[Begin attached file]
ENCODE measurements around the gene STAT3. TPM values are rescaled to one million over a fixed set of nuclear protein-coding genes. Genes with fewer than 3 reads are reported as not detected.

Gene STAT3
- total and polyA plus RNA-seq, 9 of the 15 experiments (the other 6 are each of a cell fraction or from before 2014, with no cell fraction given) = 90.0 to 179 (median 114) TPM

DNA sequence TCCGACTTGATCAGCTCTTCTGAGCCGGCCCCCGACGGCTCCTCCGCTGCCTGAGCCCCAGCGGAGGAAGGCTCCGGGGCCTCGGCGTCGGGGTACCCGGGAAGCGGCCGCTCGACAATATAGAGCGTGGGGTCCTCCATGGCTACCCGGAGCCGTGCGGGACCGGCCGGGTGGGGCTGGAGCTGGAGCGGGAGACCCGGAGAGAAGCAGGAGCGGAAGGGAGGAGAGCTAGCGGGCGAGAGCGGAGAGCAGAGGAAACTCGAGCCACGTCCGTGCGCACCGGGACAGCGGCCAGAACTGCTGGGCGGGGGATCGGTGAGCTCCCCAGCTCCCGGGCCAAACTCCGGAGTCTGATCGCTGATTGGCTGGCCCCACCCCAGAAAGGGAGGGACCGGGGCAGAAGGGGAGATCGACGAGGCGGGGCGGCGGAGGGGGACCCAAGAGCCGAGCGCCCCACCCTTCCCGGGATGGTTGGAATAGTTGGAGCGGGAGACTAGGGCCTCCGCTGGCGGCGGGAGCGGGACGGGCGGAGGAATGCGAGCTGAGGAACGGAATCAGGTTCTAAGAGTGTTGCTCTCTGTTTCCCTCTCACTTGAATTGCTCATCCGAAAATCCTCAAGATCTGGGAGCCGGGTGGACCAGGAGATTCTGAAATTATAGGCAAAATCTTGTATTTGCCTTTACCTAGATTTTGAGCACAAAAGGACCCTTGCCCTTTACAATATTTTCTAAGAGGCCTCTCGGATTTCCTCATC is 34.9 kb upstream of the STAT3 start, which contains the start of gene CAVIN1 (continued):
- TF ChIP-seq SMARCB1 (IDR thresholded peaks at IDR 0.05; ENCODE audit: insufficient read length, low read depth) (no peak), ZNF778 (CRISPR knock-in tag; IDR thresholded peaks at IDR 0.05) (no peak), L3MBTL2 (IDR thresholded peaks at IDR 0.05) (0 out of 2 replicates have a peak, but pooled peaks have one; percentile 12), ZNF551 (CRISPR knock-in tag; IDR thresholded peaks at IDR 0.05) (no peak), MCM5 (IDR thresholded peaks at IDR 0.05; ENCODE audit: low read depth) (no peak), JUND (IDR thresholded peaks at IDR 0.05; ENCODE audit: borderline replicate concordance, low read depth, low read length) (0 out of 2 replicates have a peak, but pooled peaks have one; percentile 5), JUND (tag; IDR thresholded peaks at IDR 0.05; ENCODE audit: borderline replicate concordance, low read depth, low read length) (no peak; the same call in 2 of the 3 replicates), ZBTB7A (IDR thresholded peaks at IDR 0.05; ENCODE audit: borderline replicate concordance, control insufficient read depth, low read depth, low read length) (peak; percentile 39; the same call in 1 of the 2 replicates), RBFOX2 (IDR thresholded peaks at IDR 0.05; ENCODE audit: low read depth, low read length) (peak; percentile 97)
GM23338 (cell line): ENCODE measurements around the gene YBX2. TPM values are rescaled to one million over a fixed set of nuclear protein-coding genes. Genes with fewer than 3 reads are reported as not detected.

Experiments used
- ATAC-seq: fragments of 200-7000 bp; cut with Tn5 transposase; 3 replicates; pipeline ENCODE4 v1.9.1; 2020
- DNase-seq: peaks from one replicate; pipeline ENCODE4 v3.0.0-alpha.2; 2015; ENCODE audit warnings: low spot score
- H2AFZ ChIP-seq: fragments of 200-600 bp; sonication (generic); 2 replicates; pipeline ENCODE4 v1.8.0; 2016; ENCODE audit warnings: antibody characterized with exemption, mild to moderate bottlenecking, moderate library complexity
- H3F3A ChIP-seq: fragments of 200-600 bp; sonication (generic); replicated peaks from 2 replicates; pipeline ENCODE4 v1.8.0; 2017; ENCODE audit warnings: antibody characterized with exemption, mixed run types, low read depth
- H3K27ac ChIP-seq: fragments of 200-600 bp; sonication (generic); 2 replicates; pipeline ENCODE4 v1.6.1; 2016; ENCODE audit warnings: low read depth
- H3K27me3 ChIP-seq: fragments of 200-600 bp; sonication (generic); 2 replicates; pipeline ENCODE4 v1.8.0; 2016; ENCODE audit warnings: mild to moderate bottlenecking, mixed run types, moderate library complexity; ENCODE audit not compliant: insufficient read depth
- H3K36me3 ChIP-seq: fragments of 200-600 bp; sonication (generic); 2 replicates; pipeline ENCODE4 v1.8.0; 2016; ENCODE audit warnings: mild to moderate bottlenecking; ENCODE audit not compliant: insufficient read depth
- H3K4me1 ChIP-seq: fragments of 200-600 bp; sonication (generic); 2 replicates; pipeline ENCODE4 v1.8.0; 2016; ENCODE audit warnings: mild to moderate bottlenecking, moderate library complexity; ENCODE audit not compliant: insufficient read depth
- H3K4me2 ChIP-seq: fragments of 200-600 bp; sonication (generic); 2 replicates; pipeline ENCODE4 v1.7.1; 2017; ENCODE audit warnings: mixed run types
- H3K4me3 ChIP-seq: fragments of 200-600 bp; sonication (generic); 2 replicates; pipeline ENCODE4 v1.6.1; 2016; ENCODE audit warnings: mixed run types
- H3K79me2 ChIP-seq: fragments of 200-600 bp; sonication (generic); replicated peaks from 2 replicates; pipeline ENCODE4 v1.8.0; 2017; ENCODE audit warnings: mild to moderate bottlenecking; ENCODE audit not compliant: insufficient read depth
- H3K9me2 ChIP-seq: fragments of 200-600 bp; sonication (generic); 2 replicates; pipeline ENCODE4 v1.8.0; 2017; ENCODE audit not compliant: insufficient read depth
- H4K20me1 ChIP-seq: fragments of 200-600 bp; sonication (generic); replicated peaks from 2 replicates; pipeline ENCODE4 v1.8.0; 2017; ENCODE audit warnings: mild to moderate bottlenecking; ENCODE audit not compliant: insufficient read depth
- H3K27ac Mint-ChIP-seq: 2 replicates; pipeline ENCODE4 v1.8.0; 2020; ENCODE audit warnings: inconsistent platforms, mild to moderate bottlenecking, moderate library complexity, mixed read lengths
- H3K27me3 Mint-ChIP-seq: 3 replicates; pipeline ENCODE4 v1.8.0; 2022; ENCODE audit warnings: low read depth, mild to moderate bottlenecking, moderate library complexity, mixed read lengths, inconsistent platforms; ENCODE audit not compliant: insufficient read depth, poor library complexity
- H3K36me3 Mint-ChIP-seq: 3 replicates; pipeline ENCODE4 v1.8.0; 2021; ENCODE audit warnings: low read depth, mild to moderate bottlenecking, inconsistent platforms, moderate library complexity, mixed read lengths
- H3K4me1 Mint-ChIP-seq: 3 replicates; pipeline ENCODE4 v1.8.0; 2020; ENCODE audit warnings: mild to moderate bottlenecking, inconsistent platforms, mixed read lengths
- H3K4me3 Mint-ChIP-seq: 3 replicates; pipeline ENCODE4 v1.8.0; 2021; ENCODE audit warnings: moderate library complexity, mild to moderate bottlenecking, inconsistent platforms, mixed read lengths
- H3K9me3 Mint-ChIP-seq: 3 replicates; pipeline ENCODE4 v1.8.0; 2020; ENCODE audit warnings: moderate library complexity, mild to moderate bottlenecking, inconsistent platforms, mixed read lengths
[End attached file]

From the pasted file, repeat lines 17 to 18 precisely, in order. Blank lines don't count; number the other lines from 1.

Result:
- H3K4me3 ChIP-seq: fragments of 200-600 bp; sonication (generic); 2 replicates; pipeline ENCODE4 v1.6.1; 2016; ENCODE audit warnings: mixed run types
- H3K79me2 ChIP-seq: fragments of 200-600 bp; sonication (generic); replicated peaks from 2 replicates; pipeline ENCODE4 v1.8.0; 2017; ENCODE audit warnings: mild to moderate bottlenecking; ENCODE audit not compliant: insufficient read depth